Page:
Central Canal

Central Canal Indianapolis

In 1835 a survey was made of a canal through central Indiana to run from the Wabash and Erie Canal at Peru through Indianapolis to rejoin the Wabash and Erie at Worthington. This Central Canal was authorized a year later by then Governor Noah Noble. On Oct. 1836, construction of the Broad Ripple dam and the Indianapolis segment of the Central Canal was begun. The funding was from a loan of up to $10 million dollars for 25 years at 5% interest. Yet, the state income at that time was less than $50,000 a year. By 1838, money had run out and construction of the Indianapolis section was stopped at Pleasant Run Creek. This part of the canal, 13 mile watered, was placed in service in June 27, 1839. This section was the only part of the total Central Canal that was completed.

Between 1830 and 1851, the State of Indiana owned the Central Canal and all the land beneath it. However, the maintenance cost was too high and there was hardly any income from it. The Governor and General Assembly sold it for $2,425 which was much less than the cost of construction of $435, 496.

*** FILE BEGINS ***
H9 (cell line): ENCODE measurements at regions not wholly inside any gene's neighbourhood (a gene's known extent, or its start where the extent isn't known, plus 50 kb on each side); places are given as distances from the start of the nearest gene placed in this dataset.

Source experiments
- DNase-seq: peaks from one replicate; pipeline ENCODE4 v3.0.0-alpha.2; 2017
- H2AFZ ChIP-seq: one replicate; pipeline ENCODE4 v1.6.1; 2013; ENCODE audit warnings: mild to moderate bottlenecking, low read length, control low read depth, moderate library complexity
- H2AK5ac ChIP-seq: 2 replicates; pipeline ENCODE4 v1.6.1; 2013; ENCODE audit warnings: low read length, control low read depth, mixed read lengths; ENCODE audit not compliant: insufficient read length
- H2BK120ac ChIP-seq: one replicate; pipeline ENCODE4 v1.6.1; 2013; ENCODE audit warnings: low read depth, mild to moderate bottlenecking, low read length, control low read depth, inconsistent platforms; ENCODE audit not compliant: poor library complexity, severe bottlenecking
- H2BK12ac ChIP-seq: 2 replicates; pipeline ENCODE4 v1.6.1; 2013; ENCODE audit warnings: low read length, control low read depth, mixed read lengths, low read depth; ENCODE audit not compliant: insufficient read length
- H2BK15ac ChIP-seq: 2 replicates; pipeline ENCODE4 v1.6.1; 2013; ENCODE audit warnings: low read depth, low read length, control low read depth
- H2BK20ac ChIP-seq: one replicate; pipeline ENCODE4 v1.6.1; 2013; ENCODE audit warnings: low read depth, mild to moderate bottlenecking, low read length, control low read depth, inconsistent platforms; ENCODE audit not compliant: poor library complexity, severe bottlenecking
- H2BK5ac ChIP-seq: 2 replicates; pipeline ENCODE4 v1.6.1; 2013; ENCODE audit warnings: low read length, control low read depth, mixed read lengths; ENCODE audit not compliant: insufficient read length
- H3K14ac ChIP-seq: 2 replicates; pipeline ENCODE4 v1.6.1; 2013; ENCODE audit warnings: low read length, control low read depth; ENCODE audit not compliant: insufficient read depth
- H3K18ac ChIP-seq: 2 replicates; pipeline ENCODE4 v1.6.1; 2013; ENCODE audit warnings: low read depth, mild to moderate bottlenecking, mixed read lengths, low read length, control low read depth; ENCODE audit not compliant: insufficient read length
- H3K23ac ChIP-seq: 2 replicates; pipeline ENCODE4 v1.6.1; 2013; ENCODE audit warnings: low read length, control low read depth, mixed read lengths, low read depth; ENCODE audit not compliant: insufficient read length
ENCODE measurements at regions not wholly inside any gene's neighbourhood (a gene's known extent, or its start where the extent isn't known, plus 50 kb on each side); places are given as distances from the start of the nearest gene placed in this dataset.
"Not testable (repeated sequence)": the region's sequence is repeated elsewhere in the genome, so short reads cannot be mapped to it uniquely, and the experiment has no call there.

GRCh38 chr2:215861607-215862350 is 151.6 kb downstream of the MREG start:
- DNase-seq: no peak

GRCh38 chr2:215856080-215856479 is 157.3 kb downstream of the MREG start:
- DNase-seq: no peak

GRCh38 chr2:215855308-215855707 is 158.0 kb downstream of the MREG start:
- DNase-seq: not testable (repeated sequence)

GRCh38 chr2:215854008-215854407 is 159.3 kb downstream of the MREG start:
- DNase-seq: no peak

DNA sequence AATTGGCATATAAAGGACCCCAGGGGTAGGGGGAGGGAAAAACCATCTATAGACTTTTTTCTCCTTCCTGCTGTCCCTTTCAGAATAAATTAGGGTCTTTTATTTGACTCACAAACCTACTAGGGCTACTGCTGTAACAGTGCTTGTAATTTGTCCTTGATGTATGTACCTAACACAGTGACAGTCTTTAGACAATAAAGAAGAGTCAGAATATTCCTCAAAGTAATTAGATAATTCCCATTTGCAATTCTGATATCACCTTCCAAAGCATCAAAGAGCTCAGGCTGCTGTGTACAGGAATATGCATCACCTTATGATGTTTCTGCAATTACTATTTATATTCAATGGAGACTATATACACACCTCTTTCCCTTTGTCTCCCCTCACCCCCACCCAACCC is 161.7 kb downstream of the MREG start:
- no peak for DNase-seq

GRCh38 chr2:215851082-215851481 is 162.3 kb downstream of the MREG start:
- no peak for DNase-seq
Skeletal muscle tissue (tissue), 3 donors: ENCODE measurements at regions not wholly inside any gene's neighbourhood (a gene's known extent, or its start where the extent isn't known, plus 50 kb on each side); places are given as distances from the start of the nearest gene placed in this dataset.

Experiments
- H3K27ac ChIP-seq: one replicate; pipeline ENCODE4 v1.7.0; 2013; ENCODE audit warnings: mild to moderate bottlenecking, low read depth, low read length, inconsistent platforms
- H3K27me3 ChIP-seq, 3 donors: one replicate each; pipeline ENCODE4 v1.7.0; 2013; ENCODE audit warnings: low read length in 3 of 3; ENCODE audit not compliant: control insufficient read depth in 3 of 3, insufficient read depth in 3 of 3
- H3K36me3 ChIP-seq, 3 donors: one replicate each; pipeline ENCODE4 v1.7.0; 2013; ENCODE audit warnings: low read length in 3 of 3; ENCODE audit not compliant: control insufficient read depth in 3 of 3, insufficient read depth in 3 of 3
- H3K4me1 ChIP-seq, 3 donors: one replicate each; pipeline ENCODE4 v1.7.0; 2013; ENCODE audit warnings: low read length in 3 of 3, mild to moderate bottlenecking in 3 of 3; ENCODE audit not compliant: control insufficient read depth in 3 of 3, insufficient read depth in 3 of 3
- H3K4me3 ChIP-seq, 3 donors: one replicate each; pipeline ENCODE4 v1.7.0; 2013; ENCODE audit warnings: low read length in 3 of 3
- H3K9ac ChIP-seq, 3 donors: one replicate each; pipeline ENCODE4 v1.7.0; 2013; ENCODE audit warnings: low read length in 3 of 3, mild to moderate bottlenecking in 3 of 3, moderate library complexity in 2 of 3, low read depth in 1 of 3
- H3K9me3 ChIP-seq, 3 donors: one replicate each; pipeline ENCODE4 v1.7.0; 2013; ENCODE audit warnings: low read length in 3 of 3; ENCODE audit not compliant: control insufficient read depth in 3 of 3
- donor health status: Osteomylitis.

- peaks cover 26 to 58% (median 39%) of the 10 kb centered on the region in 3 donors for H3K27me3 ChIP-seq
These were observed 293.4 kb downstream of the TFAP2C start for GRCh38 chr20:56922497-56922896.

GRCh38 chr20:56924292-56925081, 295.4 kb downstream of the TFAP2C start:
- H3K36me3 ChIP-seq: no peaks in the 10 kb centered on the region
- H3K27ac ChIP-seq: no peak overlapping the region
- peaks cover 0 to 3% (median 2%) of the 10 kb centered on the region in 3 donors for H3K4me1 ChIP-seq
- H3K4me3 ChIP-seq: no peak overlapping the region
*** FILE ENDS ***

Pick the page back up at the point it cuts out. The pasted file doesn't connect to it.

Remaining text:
In 1851, the Central Canal was sold to Indiana businessmen who then transferred the title to an unknown person in Rochester, N.Y.

Pumping Station

White River Pumphouse

Between 1851 and 1864 the canal was owned by the Central Canal Manufacturing, Hydraulic and Water Works Company. It was again sold in 1864 to the Central Canal Company of Rochester, N.Y. This new company proposed to start a Water Works Company in Indianapolis. They paid $502,669 for the Central Canal. Woodruff was named the first CEO of the company.

The company constructed the initial city public water system. Through 1880, the company spent $1.4 million for systems improvements. The company later declared bankruptcy and sold the canal to the Indianapolis Water Company for $500,000 in 1881.

The Indianapolis Central Canal initially offered waterwheels for power for some 38 businesses but dwindled to 6 using businesses by 1945. Some passenger boats provided excursions from downtown Indianapolis to Broad Ripple. By 1904, with the addition of the White River Treatment Plant, the canal was used to convey raw water from the White River at Broad Ripple to the new plant.